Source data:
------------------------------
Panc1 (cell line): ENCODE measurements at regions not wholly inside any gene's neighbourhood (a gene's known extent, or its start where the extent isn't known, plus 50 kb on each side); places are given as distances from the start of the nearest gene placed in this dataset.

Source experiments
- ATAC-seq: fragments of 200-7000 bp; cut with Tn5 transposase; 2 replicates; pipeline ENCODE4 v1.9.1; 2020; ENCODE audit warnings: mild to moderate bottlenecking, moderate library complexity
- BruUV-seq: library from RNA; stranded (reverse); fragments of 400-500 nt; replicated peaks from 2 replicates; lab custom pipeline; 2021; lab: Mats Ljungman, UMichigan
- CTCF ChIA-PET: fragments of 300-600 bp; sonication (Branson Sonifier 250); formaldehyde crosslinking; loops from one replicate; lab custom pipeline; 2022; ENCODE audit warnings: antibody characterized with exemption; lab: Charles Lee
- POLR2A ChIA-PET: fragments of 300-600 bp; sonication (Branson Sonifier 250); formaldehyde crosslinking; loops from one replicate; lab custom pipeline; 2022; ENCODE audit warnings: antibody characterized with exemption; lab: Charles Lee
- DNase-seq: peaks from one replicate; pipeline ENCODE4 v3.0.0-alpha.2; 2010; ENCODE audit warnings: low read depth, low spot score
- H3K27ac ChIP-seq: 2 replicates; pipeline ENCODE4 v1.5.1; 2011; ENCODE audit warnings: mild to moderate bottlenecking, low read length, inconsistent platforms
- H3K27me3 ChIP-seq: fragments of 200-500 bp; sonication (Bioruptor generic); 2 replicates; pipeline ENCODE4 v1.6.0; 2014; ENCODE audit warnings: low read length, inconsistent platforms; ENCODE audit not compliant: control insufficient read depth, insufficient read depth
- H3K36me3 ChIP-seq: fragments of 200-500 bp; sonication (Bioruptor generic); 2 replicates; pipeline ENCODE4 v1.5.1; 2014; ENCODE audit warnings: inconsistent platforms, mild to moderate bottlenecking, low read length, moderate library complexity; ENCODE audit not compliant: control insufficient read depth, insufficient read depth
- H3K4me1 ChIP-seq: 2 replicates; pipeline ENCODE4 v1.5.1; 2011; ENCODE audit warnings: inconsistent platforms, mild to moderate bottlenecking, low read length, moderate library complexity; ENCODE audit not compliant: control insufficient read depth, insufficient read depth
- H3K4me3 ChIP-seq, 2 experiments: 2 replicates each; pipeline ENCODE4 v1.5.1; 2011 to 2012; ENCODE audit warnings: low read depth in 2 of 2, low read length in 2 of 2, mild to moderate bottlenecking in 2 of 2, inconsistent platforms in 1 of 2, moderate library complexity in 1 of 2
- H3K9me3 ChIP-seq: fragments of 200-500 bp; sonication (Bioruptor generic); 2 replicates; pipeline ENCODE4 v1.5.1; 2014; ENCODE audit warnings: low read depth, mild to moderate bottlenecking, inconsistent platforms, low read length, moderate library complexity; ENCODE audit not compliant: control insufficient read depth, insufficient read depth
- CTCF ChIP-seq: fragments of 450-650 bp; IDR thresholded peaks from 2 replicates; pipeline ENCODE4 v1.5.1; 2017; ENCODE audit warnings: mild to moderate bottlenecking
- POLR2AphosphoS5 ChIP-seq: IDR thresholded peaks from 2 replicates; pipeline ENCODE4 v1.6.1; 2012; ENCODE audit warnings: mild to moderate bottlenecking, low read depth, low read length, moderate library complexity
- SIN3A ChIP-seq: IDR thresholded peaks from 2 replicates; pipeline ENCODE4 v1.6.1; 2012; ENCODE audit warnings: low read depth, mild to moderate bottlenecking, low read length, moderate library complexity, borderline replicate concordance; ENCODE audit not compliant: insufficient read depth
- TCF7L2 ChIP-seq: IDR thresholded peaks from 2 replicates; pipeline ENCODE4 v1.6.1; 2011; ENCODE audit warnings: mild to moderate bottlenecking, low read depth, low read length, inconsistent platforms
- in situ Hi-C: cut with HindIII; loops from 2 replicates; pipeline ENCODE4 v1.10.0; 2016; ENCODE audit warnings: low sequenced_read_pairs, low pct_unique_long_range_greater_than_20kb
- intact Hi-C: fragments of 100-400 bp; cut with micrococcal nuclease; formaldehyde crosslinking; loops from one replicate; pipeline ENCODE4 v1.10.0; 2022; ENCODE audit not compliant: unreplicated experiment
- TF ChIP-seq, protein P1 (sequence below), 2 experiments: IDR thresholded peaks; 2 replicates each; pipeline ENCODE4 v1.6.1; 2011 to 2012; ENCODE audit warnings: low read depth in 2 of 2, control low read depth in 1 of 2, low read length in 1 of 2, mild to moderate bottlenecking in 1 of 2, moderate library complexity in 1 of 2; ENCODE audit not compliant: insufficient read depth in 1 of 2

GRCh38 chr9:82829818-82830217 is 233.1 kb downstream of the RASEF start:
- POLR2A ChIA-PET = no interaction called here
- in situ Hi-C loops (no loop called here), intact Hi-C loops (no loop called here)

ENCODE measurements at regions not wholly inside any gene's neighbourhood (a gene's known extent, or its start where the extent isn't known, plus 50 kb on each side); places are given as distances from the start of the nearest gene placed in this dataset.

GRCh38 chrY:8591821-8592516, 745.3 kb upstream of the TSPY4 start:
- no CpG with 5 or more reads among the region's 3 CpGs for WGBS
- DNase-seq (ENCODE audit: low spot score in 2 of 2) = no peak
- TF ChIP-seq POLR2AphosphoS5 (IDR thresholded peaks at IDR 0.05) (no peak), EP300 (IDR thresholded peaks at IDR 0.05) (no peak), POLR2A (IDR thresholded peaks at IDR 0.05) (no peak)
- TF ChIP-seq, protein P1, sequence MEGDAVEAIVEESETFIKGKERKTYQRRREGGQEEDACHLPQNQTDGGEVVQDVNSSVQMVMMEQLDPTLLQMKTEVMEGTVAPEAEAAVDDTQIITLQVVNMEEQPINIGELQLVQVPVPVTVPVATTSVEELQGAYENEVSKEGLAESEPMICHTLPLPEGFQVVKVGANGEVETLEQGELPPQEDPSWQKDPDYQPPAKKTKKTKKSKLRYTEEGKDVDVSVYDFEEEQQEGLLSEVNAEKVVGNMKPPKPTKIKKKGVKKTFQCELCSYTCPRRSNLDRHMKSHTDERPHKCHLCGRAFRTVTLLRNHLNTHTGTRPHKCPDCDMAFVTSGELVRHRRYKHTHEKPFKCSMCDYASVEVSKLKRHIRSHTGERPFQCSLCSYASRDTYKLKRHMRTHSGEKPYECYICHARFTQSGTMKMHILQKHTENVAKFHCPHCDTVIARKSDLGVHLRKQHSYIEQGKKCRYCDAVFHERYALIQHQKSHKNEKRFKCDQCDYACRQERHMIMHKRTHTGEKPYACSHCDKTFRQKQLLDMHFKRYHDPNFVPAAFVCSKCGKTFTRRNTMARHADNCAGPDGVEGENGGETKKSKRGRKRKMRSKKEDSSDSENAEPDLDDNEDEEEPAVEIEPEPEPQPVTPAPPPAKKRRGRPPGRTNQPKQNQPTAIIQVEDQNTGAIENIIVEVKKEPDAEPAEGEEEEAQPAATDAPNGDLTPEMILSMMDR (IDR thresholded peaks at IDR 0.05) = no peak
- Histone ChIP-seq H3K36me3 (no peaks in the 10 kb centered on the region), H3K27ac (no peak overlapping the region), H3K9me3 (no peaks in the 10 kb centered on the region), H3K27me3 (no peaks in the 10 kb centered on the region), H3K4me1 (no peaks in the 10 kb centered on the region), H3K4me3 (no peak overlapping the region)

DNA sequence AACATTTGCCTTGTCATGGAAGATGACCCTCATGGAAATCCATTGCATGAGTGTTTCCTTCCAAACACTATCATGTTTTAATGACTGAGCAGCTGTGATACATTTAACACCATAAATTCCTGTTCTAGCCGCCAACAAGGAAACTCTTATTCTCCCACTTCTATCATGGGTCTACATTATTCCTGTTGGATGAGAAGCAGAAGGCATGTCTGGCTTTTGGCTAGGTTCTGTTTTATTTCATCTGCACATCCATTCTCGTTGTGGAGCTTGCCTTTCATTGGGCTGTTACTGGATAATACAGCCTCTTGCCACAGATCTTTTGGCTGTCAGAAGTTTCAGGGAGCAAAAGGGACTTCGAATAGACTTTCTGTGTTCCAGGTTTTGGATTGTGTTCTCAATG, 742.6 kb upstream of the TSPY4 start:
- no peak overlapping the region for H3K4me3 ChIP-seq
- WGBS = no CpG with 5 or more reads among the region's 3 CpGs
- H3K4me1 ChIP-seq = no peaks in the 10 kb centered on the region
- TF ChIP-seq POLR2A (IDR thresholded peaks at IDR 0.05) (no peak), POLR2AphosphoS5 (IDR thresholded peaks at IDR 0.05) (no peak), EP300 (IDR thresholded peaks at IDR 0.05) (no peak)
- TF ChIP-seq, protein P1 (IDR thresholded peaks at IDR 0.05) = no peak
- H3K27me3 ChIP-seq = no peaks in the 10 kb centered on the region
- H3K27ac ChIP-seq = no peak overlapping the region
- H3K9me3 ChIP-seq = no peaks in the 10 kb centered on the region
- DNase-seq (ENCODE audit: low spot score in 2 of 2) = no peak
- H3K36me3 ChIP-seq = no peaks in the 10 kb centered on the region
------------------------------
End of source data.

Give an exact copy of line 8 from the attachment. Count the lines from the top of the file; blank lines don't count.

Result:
- H3K27ac ChIP-seq: 2 replicates; pipeline ENCODE4 v1.5.1; 2011; ENCODE audit warnings: mild to moderate bottlenecking, low read length, inconsistent platforms